All foreigners planning to establish a business in Switzerland must be Swiss residents or have a partner who is also supposed to be a Swiss permanent resident. After fulfilling this requirement, the next step involves registering your entity with the Commercial Registry of Switzerland.
Steps to starting your company registration in Switzerland
Before establishing a business in Switzerland, it is good to understand whether the business or product you are going to offer will be viable. Also, find out who are the competitors of your company to help you in strategizing and coming up with mechanisms to ensure you succeed.
To understand the business environment, follow the steps below.
- Research the Swiss market
Before you register your business, start by analyzing the business environment to ascertain whether the business will be viable and sustainable within the market. Look whether the business name or the company name is already registered via Switzerland Commercial Registry. Furthermore, analyze and evaluate any available information to help you in formulating the business goals before registering the business.
1. Register company name
After gathering information on the viability of the business, proceed to register the company or business name, and ensure that it is in line with the registration laws of Switzerland. Once you select the company name, forward it to the Switzerland company registry for approval.
2. Identify a business structure
A few things need to be considered in ensuring the business structure suits your business. The first essential consideration is to understand that the business idea you want to implement has the right structure. It is good to understand the different business structures so that you register the right one that will match your business.
Business structures include:
This is operated by a small individual and only handles small scale business operations. The owner of a sole proprietorship does not share profits or losses with anyone. It is a business entity that can engage in manufacturing, trade, and commerce and do not have any legal personality.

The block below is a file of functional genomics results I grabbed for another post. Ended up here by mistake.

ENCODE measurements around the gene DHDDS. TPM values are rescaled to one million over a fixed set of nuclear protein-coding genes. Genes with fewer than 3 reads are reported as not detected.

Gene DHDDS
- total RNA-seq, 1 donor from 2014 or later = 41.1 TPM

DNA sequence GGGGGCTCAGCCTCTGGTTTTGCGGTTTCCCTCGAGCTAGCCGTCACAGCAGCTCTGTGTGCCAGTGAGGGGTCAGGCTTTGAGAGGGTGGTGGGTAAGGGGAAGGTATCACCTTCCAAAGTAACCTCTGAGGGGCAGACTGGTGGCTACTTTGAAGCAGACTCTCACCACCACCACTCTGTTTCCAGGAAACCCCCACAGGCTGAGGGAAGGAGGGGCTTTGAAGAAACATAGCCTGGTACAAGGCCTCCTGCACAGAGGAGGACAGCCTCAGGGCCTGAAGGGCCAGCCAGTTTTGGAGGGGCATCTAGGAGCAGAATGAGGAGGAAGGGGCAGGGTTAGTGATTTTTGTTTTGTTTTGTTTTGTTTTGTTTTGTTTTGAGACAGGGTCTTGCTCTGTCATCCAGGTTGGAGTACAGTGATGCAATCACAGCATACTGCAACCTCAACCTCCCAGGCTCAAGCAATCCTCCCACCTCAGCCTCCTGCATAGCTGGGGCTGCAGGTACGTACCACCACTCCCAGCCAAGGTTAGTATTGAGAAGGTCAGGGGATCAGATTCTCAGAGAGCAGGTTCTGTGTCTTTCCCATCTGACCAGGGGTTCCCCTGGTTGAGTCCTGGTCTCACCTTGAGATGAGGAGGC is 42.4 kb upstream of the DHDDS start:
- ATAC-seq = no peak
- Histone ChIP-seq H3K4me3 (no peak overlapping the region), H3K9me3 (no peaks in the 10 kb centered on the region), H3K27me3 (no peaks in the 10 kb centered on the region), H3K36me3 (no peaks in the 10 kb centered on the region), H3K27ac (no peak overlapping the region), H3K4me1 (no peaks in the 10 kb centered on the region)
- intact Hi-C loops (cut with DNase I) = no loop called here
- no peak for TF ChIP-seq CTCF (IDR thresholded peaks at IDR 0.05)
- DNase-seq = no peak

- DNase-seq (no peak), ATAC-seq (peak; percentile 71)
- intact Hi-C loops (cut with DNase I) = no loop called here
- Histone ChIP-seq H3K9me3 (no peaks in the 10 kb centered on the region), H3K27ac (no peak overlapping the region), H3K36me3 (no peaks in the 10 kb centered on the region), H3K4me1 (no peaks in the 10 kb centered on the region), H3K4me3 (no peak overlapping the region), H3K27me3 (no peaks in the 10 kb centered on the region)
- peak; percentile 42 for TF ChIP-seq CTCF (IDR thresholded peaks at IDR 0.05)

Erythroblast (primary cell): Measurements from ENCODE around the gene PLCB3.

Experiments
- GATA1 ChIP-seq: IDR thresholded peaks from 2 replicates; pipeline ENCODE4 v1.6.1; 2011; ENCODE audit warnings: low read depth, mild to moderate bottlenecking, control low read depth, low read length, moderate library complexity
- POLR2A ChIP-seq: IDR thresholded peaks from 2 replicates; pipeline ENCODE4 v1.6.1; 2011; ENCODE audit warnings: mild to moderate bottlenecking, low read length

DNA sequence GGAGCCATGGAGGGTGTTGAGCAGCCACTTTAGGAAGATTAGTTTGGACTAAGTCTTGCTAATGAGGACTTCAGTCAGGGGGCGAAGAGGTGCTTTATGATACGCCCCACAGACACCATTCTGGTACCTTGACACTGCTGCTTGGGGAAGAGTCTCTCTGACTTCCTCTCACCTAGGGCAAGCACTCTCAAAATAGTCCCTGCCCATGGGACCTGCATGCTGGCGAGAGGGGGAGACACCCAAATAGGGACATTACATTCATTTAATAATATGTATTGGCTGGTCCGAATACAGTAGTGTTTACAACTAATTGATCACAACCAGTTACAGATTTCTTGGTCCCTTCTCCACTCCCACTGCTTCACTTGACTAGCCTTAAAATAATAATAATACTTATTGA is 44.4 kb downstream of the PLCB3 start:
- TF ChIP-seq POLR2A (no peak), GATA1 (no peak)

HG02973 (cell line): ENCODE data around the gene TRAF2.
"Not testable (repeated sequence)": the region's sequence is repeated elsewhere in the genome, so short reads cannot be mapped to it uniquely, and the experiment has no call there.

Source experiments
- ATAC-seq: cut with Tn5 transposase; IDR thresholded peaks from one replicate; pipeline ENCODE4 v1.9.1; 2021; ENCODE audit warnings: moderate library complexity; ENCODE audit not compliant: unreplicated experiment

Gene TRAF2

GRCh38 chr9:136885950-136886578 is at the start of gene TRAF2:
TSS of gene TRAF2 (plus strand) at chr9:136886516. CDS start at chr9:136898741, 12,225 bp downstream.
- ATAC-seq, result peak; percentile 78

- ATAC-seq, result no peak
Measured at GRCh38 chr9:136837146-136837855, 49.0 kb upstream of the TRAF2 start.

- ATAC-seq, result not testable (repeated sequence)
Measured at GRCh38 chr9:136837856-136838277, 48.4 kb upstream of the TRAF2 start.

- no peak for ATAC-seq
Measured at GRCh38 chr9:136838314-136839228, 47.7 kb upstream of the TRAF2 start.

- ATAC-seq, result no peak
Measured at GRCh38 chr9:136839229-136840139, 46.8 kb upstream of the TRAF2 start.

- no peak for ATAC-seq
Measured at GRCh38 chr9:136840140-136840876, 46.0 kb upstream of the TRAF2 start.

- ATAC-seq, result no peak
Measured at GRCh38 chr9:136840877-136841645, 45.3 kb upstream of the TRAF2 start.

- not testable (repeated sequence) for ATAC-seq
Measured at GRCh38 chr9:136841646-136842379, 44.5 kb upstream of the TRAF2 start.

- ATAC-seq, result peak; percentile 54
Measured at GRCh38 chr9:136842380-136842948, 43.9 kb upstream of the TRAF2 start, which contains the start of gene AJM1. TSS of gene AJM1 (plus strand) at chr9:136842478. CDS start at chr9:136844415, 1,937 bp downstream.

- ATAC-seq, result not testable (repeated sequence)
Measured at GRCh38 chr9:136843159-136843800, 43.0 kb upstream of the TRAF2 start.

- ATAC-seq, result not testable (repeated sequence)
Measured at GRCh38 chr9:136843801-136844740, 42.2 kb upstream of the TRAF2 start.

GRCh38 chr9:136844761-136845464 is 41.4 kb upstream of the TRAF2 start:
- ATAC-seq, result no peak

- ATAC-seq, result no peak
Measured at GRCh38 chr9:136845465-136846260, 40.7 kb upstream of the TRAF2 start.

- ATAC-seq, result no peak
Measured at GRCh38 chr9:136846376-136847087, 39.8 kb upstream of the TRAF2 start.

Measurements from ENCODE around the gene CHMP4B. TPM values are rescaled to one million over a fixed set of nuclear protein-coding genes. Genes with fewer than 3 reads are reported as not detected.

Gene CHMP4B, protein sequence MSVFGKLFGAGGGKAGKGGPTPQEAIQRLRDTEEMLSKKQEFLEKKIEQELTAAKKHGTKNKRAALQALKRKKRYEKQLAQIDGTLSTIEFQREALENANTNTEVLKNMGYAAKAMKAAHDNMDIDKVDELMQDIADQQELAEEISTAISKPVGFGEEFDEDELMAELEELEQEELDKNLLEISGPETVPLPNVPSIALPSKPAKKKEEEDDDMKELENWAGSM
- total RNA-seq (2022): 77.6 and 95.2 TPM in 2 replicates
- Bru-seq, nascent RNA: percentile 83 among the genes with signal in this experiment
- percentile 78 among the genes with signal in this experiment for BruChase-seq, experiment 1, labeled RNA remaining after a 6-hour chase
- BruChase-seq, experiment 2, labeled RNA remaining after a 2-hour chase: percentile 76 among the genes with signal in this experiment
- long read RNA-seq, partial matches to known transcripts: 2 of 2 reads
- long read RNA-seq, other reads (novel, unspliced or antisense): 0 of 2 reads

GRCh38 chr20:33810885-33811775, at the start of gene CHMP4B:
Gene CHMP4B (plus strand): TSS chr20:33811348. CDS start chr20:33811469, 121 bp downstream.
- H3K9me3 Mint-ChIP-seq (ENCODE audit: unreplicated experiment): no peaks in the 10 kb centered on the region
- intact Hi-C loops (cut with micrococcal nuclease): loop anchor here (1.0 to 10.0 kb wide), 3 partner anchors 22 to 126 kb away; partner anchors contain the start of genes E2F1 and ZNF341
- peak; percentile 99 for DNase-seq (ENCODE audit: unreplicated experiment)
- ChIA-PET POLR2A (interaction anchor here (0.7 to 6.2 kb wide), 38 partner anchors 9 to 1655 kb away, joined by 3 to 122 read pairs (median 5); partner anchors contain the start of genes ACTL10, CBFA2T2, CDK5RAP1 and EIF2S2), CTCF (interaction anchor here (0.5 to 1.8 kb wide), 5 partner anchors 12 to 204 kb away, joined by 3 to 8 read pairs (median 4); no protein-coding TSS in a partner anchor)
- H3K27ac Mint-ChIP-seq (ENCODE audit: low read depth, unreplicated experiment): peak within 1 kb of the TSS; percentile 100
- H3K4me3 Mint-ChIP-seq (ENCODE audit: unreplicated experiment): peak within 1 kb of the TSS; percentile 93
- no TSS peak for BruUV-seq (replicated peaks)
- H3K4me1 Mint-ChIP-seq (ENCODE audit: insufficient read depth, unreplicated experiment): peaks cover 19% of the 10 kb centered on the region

Public Shareholding Company
This business structure is the most popular in Switzerland. It is the most popular form of business, and here the liability of every shareholder is limited to the extent of the share capital contributed by them. Also, foreign ownership can be 100% in a public shareholding company in Switzerland.
Limited liability Company
In Switzerland, Gesellschaft mitbeschränkterHaftung (GmbH) is a limited liability company registered where the existing owners have access to a limited amount of capital invested in the company only. The limited liability company has a separate legal existence from its legitimate owners.
This business structure is suitable for small private business operations. In a limited partnership in Switzerland, it’s not a must to have the capital, and therefore the limited partners are assumed joint liability up to the total amount shared.
A company registered in a foreign country can register a branch office in Switzerland but do so following the Swiss law. Registration of a branch office has to be done in the Swiss company register and its Swiss location depicted. According to Swiss law, the branch office is legally dependent from its head office and therefore do not have separate legal existence from its mother company. Furthermore, its business operations, and commercial interests must be in line with those of the parent company.
The representative office in Switzerland is a business structure that is more flexible than a branch office. A representative office is not allowed to engage in professional activities unlike a branch office and is also subject to territorial economic contribution in Switzerland. However, a representative office can hire staff and conduct market research.
To register any of the above business structures, Swiss authorities require that one of the nominee director Switzerland be a permanent resident and in addition fulfil the following:
- Fill an application form for registration
- Prepare necessary documents such as articles of incorporation, statutes, corporate charter, etc.
- Draft articles of Association in the presence of notary public and create an escrow account to hold paid-up capital.
- Publicize official journal of the canton
- File articles of Association with Switzerland Company register and pay 1% of the stamp tax of total capital.
- Register for VAT in Switzerland
Finally, submit the documents to the Commercial Registry for approval. Once approved you are then free to register for taxation with the Federal Tax Administration.
If you are looking for professional help in establishing your business or registering your company in any part of Switzerland, you can contact The Swiss Financial Company & Trust Ltd. They offer expert advice and help take you through the registration process. Furthermore, they assist in tax consultancy, work permit application, and human resource management.